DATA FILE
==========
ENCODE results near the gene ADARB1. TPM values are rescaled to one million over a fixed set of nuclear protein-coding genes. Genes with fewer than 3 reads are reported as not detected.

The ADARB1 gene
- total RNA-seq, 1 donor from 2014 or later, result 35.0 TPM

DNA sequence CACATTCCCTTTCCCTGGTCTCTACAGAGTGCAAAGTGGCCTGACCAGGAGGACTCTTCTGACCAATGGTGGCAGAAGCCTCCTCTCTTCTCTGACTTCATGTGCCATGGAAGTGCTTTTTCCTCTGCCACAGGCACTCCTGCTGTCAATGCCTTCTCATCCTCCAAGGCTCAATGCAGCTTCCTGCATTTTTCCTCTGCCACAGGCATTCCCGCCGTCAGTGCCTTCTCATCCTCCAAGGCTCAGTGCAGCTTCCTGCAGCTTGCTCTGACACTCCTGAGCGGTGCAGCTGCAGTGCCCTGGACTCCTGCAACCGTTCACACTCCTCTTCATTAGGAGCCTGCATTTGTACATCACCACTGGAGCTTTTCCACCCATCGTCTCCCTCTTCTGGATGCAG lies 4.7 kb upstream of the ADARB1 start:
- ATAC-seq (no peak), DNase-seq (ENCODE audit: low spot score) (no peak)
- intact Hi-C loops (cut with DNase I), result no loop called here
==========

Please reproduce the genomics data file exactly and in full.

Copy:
ENCODE results near the gene ADARB1. TPM values are rescaled to one million over a fixed set of nuclear protein-coding genes. Genes with fewer than 3 reads are reported as not detected.

The ADARB1 gene
- total RNA-seq, 1 donor from 2014 or later, result 35.0 TPM

DNA sequence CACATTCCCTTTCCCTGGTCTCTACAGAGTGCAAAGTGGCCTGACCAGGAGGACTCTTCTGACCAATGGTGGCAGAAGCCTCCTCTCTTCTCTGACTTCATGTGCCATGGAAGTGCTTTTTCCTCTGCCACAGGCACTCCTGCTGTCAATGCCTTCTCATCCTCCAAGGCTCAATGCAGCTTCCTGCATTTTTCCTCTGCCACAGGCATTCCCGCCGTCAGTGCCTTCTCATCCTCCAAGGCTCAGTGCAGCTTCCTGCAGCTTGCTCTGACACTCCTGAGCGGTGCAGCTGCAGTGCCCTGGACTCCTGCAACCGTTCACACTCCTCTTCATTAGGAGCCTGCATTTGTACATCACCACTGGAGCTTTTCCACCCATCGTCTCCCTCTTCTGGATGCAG lies 4.7 kb upstream of the ADARB1 start:
- ATAC-seq (no peak), DNase-seq (ENCODE audit: low spot score) (no peak)
- intact Hi-C loops (cut with DNase I), result no loop called here